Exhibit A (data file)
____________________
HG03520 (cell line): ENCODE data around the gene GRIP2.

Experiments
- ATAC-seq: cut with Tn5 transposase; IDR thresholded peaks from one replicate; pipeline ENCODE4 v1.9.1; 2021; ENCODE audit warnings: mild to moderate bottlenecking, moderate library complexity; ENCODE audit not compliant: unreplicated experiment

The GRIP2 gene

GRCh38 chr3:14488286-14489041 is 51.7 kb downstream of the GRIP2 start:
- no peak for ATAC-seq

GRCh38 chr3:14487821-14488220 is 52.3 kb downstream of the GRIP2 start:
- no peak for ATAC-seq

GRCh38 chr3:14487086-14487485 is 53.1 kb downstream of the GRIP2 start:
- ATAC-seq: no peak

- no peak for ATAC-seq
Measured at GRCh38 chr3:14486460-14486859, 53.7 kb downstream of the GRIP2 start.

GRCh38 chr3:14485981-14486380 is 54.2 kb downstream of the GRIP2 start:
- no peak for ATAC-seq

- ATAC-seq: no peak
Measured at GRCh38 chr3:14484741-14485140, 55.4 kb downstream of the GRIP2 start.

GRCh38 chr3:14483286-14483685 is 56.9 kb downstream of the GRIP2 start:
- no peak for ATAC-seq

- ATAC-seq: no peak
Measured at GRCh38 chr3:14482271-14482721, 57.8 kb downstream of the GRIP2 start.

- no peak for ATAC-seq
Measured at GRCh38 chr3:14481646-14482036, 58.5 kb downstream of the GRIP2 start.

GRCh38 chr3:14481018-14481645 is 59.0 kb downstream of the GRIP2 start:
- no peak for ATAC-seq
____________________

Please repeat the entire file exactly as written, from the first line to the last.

HG03520 (cell line): ENCODE data around the gene GRIP2.

Experiments
- ATAC-seq: cut with Tn5 transposase; IDR thresholded peaks from one replicate; pipeline ENCODE4 v1.9.1; 2021; ENCODE audit warnings: mild to moderate bottlenecking, moderate library complexity; ENCODE audit not compliant: unreplicated experiment

The GRIP2 gene

GRCh38 chr3:14488286-14489041 is 51.7 kb downstream of the GRIP2 start:
- no peak for ATAC-seq

GRCh38 chr3:14487821-14488220 is 52.3 kb downstream of the GRIP2 start:
- no peak for ATAC-seq

GRCh38 chr3:14487086-14487485 is 53.1 kb downstream of the GRIP2 start:
- ATAC-seq: no peak

- no peak for ATAC-seq
Measured at GRCh38 chr3:14486460-14486859, 53.7 kb downstream of the GRIP2 start.

GRCh38 chr3:14485981-14486380 is 54.2 kb downstream of the GRIP2 start:
- no peak for ATAC-seq

- ATAC-seq: no peak
Measured at GRCh38 chr3:14484741-14485140, 55.4 kb downstream of the GRIP2 start.

GRCh38 chr3:14483286-14483685 is 56.9 kb downstream of the GRIP2 start:
- no peak for ATAC-seq

- ATAC-seq: no peak
Measured at GRCh38 chr3:14482271-14482721, 57.8 kb downstream of the GRIP2 start.

- no peak for ATAC-seq
Measured at GRCh38 chr3:14481646-14482036, 58.5 kb downstream of the GRIP2 start.

GRCh38 chr3:14481018-14481645 is 59.0 kb downstream of the GRIP2 start:
- no peak for ATAC-seq